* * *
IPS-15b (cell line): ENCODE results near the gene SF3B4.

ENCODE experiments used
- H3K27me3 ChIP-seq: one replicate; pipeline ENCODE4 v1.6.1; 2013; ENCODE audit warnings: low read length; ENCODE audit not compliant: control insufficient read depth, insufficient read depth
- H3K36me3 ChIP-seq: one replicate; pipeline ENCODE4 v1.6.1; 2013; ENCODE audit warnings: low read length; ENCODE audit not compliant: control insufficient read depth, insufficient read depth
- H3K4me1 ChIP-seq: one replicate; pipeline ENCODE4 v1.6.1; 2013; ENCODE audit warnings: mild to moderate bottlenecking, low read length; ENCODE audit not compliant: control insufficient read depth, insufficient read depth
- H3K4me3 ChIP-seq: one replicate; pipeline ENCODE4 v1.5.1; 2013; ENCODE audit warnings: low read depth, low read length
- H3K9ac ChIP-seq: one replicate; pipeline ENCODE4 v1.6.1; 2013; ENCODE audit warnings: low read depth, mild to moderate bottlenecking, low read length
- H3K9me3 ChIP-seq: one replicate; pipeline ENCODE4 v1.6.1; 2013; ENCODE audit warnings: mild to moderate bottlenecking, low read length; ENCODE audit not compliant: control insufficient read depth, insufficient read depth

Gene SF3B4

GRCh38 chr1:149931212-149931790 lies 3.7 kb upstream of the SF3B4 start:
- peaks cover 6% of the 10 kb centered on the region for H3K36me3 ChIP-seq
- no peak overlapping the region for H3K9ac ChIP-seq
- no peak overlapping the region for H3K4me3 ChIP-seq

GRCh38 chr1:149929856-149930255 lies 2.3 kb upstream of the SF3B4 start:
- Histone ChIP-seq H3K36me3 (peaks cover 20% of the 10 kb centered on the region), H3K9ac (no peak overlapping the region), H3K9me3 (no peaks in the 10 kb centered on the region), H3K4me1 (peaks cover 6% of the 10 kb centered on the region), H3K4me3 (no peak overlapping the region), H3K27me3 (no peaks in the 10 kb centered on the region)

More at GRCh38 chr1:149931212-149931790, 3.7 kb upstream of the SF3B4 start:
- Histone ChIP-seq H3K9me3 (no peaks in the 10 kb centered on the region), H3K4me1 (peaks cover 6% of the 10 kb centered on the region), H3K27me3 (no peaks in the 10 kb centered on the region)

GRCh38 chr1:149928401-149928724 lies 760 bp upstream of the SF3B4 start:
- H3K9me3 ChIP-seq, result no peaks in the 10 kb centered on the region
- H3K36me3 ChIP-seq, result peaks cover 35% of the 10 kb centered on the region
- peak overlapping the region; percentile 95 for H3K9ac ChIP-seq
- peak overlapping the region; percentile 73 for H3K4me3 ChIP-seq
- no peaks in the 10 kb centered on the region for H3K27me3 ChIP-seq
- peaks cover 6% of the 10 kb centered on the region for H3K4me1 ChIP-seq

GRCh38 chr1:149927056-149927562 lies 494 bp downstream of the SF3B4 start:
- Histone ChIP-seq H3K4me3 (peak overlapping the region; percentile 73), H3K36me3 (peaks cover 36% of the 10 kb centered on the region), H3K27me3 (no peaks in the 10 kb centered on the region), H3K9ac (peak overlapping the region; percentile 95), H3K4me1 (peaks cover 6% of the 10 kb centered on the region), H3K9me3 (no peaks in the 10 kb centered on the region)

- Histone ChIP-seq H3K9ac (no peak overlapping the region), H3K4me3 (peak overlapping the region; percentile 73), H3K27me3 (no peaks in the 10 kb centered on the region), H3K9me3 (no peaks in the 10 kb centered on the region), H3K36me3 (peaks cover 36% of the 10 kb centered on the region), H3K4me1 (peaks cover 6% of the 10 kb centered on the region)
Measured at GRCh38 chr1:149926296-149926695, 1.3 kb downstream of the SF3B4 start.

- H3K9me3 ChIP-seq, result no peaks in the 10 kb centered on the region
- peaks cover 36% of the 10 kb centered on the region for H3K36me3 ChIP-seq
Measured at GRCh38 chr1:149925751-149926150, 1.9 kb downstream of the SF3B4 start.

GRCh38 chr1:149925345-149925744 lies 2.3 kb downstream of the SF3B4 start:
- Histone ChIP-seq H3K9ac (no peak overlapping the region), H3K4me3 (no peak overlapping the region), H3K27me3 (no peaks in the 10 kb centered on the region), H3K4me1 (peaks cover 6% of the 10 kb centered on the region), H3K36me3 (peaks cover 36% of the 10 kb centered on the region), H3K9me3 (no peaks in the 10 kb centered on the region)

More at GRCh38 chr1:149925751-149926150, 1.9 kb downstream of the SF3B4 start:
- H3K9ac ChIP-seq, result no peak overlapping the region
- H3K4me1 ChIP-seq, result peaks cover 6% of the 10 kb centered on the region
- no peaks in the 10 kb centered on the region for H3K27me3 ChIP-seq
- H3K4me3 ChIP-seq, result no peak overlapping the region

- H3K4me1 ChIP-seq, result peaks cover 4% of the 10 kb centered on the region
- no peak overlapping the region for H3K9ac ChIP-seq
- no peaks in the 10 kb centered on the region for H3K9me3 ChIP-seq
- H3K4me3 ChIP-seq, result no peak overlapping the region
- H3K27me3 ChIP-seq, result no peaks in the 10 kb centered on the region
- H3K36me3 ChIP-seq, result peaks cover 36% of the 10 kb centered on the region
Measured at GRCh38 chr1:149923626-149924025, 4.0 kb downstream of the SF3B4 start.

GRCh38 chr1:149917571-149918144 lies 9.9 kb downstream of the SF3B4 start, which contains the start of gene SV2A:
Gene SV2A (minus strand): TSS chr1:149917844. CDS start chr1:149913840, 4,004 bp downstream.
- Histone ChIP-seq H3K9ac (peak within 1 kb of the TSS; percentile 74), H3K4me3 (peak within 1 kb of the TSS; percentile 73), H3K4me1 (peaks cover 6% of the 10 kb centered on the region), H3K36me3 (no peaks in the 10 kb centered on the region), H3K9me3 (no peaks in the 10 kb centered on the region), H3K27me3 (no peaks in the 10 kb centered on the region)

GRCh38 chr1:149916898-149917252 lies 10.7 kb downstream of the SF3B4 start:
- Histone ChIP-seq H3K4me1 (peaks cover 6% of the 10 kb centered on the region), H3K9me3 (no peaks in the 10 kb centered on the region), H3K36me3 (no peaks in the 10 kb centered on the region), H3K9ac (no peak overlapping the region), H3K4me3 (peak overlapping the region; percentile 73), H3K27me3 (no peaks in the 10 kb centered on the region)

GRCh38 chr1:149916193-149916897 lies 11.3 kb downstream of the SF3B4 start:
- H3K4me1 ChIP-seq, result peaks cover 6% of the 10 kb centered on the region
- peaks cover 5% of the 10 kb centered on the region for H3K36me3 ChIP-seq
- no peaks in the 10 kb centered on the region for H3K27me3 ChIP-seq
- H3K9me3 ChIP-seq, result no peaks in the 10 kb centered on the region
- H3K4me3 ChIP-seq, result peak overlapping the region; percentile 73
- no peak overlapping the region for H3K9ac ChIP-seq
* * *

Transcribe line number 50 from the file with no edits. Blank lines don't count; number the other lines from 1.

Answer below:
- Histone ChIP-seq H3K4me1 (peaks cover 6% of the 10 kb centered on the region), H3K9me3 (no peaks in the 10 kb centered on the region), H3K36me3 (no peaks in the 10 kb centered on the region), H3K9ac (no peak overlapping the region), H3K4me3 (peak overlapping the region; percentile 73), H3K27me3 (no peaks in the 10 kb centered on the region)